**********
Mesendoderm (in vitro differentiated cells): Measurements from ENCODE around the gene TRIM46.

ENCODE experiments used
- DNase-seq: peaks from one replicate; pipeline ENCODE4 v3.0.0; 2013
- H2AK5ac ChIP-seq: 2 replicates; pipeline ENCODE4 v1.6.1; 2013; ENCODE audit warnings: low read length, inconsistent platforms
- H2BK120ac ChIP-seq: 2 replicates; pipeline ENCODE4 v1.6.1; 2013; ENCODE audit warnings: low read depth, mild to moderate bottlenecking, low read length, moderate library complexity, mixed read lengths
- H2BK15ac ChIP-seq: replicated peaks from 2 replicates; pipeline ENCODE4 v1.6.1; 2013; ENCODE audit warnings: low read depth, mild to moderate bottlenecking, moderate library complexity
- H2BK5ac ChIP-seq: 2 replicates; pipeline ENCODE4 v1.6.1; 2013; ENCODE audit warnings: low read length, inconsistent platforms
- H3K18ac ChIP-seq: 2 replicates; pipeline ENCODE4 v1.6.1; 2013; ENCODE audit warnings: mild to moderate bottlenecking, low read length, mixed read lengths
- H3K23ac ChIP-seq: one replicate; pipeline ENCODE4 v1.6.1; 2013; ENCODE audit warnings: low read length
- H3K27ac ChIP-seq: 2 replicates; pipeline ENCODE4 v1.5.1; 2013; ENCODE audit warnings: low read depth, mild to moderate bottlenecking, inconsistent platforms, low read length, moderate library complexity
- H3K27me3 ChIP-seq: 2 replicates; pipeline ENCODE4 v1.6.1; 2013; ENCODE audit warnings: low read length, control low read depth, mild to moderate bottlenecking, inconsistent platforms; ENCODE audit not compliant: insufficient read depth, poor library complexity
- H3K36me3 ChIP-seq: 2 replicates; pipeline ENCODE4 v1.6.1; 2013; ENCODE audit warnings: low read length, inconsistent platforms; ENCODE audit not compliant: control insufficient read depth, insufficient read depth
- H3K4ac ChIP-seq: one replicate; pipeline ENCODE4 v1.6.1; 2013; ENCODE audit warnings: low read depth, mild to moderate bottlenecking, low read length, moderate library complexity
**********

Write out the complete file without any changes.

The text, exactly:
Mesendoderm (in vitro differentiated cells): Measurements from ENCODE around the gene TRIM46.

ENCODE experiments used
- DNase-seq: peaks from one replicate; pipeline ENCODE4 v3.0.0; 2013
- H2AK5ac ChIP-seq: 2 replicates; pipeline ENCODE4 v1.6.1; 2013; ENCODE audit warnings: low read length, inconsistent platforms
- H2BK120ac ChIP-seq: 2 replicates; pipeline ENCODE4 v1.6.1; 2013; ENCODE audit warnings: low read depth, mild to moderate bottlenecking, low read length, moderate library complexity, mixed read lengths
- H2BK15ac ChIP-seq: replicated peaks from 2 replicates; pipeline ENCODE4 v1.6.1; 2013; ENCODE audit warnings: low read depth, mild to moderate bottlenecking, moderate library complexity
- H2BK5ac ChIP-seq: 2 replicates; pipeline ENCODE4 v1.6.1; 2013; ENCODE audit warnings: low read length, inconsistent platforms
- H3K18ac ChIP-seq: 2 replicates; pipeline ENCODE4 v1.6.1; 2013; ENCODE audit warnings: mild to moderate bottlenecking, low read length, mixed read lengths
- H3K23ac ChIP-seq: one replicate; pipeline ENCODE4 v1.6.1; 2013; ENCODE audit warnings: low read length
- H3K27ac ChIP-seq: 2 replicates; pipeline ENCODE4 v1.5.1; 2013; ENCODE audit warnings: low read depth, mild to moderate bottlenecking, inconsistent platforms, low read length, moderate library complexity
- H3K27me3 ChIP-seq: 2 replicates; pipeline ENCODE4 v1.6.1; 2013; ENCODE audit warnings: low read length, control low read depth, mild to moderate bottlenecking, inconsistent platforms; ENCODE audit not compliant: insufficient read depth, poor library complexity
- H3K36me3 ChIP-seq: 2 replicates; pipeline ENCODE4 v1.6.1; 2013; ENCODE audit warnings: low read length, inconsistent platforms; ENCODE audit not compliant: control insufficient read depth, insufficient read depth
- H3K4ac ChIP-seq: one replicate; pipeline ENCODE4 v1.6.1; 2013; ENCODE audit warnings: low read depth, mild to moderate bottlenecking, low read length, moderate library complexity